Trade mark Infringement: In light of the Nippon Steel Case
Written by: Bhagyalaxmi Basotia
The main purpose of Trade Mark on any product is to make the consumers aware of the origin of the product. It distinguishes the product of an individual from that of another. Trademark infringement occurs when an individual or a company uses a particular mark on its own product when such a mark has already been registered by someone else as it is likely to create a confusion regarding the source of its goods/services.
Quite often, individuals or body corporate involve in such practices to reap benefits primarily to gain monetarily and also to tarnish the image of a brand or a company. Such practices are barred by the law in order to protect the true owner.
A recent example of this has been witnessed with a well-known steel company Nippon Steel and Sumimoto Metal corporation, wherein Nippon filed a suit against Jain and Burad, who were selling carbon seamless pipes under Nippon’s name.
In fact, Jain and Burad procured the pipes from a local manufacturer and sold it to a Saudi Arabian company. They went on and even produced false inspection reports in order to prove quality levels.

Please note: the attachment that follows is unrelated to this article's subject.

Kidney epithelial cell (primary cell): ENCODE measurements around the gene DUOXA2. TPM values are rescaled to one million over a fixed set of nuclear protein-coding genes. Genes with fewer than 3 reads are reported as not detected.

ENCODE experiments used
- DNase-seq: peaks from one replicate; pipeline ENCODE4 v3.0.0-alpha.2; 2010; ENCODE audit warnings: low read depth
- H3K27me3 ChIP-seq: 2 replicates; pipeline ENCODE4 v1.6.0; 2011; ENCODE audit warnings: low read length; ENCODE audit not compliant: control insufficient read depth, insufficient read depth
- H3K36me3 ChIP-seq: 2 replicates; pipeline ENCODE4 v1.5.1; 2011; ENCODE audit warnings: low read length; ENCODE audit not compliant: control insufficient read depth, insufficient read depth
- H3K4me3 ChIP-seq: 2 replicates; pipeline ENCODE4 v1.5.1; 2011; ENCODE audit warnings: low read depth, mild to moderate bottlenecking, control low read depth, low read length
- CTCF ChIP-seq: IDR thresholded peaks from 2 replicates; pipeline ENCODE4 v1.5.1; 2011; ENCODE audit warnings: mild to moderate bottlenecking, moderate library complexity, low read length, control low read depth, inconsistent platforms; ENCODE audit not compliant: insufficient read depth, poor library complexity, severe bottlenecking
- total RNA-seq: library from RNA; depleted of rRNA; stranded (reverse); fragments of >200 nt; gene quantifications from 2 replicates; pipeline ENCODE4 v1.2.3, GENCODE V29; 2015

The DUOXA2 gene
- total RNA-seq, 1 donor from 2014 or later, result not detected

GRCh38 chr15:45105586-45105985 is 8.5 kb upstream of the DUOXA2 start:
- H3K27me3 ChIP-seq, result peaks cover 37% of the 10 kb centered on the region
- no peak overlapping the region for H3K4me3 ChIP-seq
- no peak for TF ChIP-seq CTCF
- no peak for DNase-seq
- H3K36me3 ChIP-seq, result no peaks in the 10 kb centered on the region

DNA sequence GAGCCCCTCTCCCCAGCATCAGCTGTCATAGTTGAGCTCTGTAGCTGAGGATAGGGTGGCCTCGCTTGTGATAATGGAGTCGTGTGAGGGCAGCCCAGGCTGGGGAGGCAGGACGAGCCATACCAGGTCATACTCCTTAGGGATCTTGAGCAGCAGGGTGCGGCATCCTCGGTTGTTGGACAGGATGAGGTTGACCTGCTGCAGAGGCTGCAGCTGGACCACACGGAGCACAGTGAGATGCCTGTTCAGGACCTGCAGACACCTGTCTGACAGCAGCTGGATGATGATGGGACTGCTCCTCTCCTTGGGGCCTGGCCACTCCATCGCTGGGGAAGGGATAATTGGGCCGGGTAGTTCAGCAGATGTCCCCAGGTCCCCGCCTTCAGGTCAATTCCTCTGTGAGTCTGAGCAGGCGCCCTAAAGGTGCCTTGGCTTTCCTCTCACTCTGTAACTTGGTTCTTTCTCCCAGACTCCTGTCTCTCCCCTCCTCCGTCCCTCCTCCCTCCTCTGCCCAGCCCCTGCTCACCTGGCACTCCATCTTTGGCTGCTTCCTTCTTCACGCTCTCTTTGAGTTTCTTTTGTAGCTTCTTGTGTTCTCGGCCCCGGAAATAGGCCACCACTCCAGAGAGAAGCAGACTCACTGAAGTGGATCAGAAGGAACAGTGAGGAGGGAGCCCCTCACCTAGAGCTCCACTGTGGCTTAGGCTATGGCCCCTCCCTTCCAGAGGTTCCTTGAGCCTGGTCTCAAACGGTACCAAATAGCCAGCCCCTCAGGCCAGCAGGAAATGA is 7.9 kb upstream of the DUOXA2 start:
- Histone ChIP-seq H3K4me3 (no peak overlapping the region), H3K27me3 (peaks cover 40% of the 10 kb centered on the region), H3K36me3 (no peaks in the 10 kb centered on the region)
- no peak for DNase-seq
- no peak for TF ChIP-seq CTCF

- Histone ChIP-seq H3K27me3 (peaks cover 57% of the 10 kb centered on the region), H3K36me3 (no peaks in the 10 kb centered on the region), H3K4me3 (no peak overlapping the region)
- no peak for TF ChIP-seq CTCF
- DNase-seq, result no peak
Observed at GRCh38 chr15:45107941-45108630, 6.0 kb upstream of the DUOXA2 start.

This was a serious infringement of trademark as well as unfair trade practice which the law forbids. Such an incident harms the innocent customers as well as honest sellers and trademark owners. In such a case, usually the first step is to send a Cease and Desist notice to the infringing party asking him to stop using the mark, and if that doesn’t work, a law suit may be immediately filed as a delay may cause a great deal of loss to the owner.
Also, Section 103 of the trademarks act states about falsification of trademarks wherein any person who falsifies trademark or applies to goods or services any trademark, shall be liable to both punishment and fine in order to safeguard the inflicted party.
The court can provide for hefty monetary damages apart from the preventive measures. In the above mentioned case, the Bombay high court passed an Ex-Parte order dated March 26, 2019 restraining the defendant from infringing the registered trademark “Nippon Steel” Further, the court went on to appoint a receiver to seize the impugned goods i.e. carbon seamless pipes and all electronic records of the Defendants.
As a result, the Bombay High court imposed a hefty fine of Rs. 5 crores on these two infringers. The court also stated that such an act is of a serious criminal nature and further said “The severity of the situation lies in the fact that these pipes are always installed in sensitive areas. If these spurious pipes do not meet the standards and quality as the original pipes… there are bound to be disastrous consequences.”
Generally, Trademark owners have the right to transfer their trademarks to others in the form of license, whereby such use shall be considered legal. But such a use as mentioned in the case is an unauthorized use and such cases must be dealt with effectively with strict scrutiny.
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